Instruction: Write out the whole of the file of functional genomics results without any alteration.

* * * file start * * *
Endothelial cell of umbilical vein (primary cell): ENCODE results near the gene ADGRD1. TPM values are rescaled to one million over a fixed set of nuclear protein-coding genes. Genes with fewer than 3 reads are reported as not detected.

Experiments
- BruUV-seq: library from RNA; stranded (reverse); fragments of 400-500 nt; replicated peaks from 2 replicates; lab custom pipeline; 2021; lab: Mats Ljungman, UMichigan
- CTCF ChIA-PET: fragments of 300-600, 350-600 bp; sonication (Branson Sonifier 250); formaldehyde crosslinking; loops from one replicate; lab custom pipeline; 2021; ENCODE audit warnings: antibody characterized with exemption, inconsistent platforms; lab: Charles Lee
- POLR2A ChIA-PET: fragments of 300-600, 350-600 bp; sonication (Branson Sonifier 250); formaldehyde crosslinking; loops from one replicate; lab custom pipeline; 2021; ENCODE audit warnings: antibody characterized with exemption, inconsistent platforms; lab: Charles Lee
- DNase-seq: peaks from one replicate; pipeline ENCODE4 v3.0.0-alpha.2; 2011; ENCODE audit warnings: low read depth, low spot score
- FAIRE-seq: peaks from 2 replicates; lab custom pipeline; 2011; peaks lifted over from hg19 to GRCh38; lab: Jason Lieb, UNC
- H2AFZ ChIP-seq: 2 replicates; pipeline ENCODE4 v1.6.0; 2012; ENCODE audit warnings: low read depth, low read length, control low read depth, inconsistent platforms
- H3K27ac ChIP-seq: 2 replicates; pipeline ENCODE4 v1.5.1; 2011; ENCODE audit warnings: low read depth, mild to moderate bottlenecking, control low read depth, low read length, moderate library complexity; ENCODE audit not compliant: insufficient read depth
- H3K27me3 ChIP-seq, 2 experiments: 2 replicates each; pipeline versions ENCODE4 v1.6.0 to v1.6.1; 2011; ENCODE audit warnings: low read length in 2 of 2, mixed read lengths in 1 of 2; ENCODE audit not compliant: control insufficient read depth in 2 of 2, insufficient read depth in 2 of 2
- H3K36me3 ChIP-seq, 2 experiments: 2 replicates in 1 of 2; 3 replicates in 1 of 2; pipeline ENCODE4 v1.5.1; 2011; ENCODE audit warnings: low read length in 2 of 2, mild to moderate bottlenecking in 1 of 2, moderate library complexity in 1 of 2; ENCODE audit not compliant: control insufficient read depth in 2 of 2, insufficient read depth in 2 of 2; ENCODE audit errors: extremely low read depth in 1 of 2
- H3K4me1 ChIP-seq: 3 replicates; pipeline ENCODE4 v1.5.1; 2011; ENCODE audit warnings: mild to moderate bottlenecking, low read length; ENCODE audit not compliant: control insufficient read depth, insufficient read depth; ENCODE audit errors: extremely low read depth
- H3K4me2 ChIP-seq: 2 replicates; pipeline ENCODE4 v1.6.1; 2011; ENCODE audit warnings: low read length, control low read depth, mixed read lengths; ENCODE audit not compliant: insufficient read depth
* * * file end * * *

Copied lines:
Endothelial cell of umbilical vein (primary cell): ENCODE results near the gene ADGRD1. TPM values are rescaled to one million over a fixed set of nuclear protein-coding genes. Genes with fewer than 3 reads are reported as not detected.

Experiments
- BruUV-seq: library from RNA; stranded (reverse); fragments of 400-500 nt; replicated peaks from 2 replicates; lab custom pipeline; 2021; lab: Mats Ljungman, UMichigan
- CTCF ChIA-PET: fragments of 300-600, 350-600 bp; sonication (Branson Sonifier 250); formaldehyde crosslinking; loops from one replicate; lab custom pipeline; 2021; ENCODE audit warnings: antibody characterized with exemption, inconsistent platforms; lab: Charles Lee
- POLR2A ChIA-PET: fragments of 300-600, 350-600 bp; sonication (Branson Sonifier 250); formaldehyde crosslinking; loops from one replicate; lab custom pipeline; 2021; ENCODE audit warnings: antibody characterized with exemption, inconsistent platforms; lab: Charles Lee
- DNase-seq: peaks from one replicate; pipeline ENCODE4 v3.0.0-alpha.2; 2011; ENCODE audit warnings: low read depth, low spot score
- FAIRE-seq: peaks from 2 replicates; lab custom pipeline; 2011; peaks lifted over from hg19 to GRCh38; lab: Jason Lieb, UNC
- H2AFZ ChIP-seq: 2 replicates; pipeline ENCODE4 v1.6.0; 2012; ENCODE audit warnings: low read depth, low read length, control low read depth, inconsistent platforms
- H3K27ac ChIP-seq: 2 replicates; pipeline ENCODE4 v1.5.1; 2011; ENCODE audit warnings: low read depth, mild to moderate bottlenecking, control low read depth, low read length, moderate library complexity; ENCODE audit not compliant: insufficient read depth
- H3K27me3 ChIP-seq, 2 experiments: 2 replicates each; pipeline versions ENCODE4 v1.6.0 to v1.6.1; 2011; ENCODE audit warnings: low read length in 2 of 2, mixed read lengths in 1 of 2; ENCODE audit not compliant: control insufficient read depth in 2 of 2, insufficient read depth in 2 of 2
- H3K36me3 ChIP-seq, 2 experiments: 2 replicates in 1 of 2; 3 replicates in 1 of 2; pipeline ENCODE4 v1.5.1; 2011; ENCODE audit warnings: low read length in 2 of 2, mild to moderate bottlenecking in 1 of 2, moderate library complexity in 1 of 2; ENCODE audit not compliant: control insufficient read depth in 2 of 2, insufficient read depth in 2 of 2; ENCODE audit errors: extremely low read depth in 1 of 2
- H3K4me1 ChIP-seq: 3 replicates; pipeline ENCODE4 v1.5.1; 2011; ENCODE audit warnings: mild to moderate bottlenecking, low read length; ENCODE audit not compliant: control insufficient read depth, insufficient read depth; ENCODE audit errors: extremely low read depth
- H3K4me2 ChIP-seq: 2 replicates; pipeline ENCODE4 v1.6.1; 2011; ENCODE audit warnings: low read length, control low read depth, mixed read lengths; ENCODE audit not compliant: insufficient read depth